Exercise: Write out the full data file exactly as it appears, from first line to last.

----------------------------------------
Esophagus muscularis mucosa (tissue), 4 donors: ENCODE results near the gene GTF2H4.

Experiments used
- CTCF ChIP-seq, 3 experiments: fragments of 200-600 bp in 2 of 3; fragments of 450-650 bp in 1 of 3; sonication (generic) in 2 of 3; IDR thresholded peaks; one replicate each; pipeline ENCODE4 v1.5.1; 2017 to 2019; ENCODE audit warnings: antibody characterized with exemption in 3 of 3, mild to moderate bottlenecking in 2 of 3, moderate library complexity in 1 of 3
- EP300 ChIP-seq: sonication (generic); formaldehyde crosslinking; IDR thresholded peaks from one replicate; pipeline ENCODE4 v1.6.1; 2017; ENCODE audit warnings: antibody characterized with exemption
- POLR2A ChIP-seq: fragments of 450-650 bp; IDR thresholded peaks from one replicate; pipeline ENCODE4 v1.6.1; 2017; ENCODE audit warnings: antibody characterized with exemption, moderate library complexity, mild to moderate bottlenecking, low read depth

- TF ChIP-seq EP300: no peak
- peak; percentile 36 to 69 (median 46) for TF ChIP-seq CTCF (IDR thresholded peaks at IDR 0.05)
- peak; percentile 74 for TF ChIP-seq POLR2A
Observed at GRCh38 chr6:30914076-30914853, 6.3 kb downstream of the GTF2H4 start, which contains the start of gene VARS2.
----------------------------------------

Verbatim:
Esophagus muscularis mucosa (tissue), 4 donors: ENCODE results near the gene GTF2H4.

Experiments used
- CTCF ChIP-seq, 3 experiments: fragments of 200-600 bp in 2 of 3; fragments of 450-650 bp in 1 of 3; sonication (generic) in 2 of 3; IDR thresholded peaks; one replicate each; pipeline ENCODE4 v1.5.1; 2017 to 2019; ENCODE audit warnings: antibody characterized with exemption in 3 of 3, mild to moderate bottlenecking in 2 of 3, moderate library complexity in 1 of 3
- EP300 ChIP-seq: sonication (generic); formaldehyde crosslinking; IDR thresholded peaks from one replicate; pipeline ENCODE4 v1.6.1; 2017; ENCODE audit warnings: antibody characterized with exemption
- POLR2A ChIP-seq: fragments of 450-650 bp; IDR thresholded peaks from one replicate; pipeline ENCODE4 v1.6.1; 2017; ENCODE audit warnings: antibody characterized with exemption, moderate library complexity, mild to moderate bottlenecking, low read depth

- TF ChIP-seq EP300: no peak
- peak; percentile 36 to 69 (median 46) for TF ChIP-seq CTCF (IDR thresholded peaks at IDR 0.05)
- peak; percentile 74 for TF ChIP-seq POLR2A
Observed at GRCh38 chr6:30914076-30914853, 6.3 kb downstream of the GTF2H4 start, which contains the start of gene VARS2.